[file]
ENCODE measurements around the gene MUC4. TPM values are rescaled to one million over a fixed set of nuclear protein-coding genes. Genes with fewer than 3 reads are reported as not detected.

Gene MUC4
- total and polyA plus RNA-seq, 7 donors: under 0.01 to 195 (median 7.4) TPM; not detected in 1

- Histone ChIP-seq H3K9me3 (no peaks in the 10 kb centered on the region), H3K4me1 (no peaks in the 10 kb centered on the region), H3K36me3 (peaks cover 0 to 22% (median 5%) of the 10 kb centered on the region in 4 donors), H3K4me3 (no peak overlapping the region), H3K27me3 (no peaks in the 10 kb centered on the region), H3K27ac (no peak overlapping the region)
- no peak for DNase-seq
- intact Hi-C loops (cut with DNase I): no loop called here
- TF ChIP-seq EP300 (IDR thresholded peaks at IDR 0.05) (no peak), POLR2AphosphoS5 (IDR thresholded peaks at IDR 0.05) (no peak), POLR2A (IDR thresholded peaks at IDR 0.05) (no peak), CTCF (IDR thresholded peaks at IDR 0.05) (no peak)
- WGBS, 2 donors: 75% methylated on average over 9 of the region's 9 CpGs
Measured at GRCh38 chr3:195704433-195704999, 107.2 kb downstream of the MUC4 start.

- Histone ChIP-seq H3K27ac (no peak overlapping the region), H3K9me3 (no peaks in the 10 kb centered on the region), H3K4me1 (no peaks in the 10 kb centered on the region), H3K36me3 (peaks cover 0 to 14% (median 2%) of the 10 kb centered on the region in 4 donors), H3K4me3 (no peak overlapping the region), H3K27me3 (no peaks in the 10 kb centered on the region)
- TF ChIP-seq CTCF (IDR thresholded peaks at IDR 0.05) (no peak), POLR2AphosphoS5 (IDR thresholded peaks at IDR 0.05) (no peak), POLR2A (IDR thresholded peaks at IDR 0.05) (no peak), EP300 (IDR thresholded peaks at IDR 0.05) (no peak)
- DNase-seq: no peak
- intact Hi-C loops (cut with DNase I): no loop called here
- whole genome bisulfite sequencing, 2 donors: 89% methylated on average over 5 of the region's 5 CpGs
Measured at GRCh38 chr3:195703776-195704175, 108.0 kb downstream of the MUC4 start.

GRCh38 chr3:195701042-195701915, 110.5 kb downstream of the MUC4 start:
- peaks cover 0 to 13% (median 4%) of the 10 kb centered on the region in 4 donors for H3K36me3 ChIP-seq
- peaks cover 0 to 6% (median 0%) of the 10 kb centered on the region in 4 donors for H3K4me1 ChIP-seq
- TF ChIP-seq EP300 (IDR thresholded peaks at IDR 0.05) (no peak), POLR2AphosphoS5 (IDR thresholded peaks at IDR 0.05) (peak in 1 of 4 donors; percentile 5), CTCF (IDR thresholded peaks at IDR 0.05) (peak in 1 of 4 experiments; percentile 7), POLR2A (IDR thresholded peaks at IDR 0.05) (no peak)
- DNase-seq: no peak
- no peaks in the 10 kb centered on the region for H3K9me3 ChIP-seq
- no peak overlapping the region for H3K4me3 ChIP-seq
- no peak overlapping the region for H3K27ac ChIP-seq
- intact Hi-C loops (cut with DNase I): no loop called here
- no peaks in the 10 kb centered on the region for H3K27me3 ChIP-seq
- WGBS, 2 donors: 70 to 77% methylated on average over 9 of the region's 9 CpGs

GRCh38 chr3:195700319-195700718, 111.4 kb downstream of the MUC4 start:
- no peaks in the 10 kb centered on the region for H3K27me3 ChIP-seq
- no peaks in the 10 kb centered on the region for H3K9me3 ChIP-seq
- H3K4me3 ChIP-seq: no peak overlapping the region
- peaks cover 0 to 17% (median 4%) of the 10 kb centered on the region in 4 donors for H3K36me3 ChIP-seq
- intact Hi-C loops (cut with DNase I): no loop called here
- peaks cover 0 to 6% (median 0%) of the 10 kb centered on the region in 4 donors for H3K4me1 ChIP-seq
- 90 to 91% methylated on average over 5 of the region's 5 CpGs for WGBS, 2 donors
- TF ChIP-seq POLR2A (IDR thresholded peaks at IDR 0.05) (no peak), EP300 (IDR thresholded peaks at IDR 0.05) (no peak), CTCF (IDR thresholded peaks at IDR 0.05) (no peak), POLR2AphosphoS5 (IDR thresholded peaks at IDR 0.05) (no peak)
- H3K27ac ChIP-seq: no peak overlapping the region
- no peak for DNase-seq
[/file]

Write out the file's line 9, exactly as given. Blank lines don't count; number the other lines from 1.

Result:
Measured at GRCh38 chr3:195704433-195704999, 107.2 kb downstream of the MUC4 start.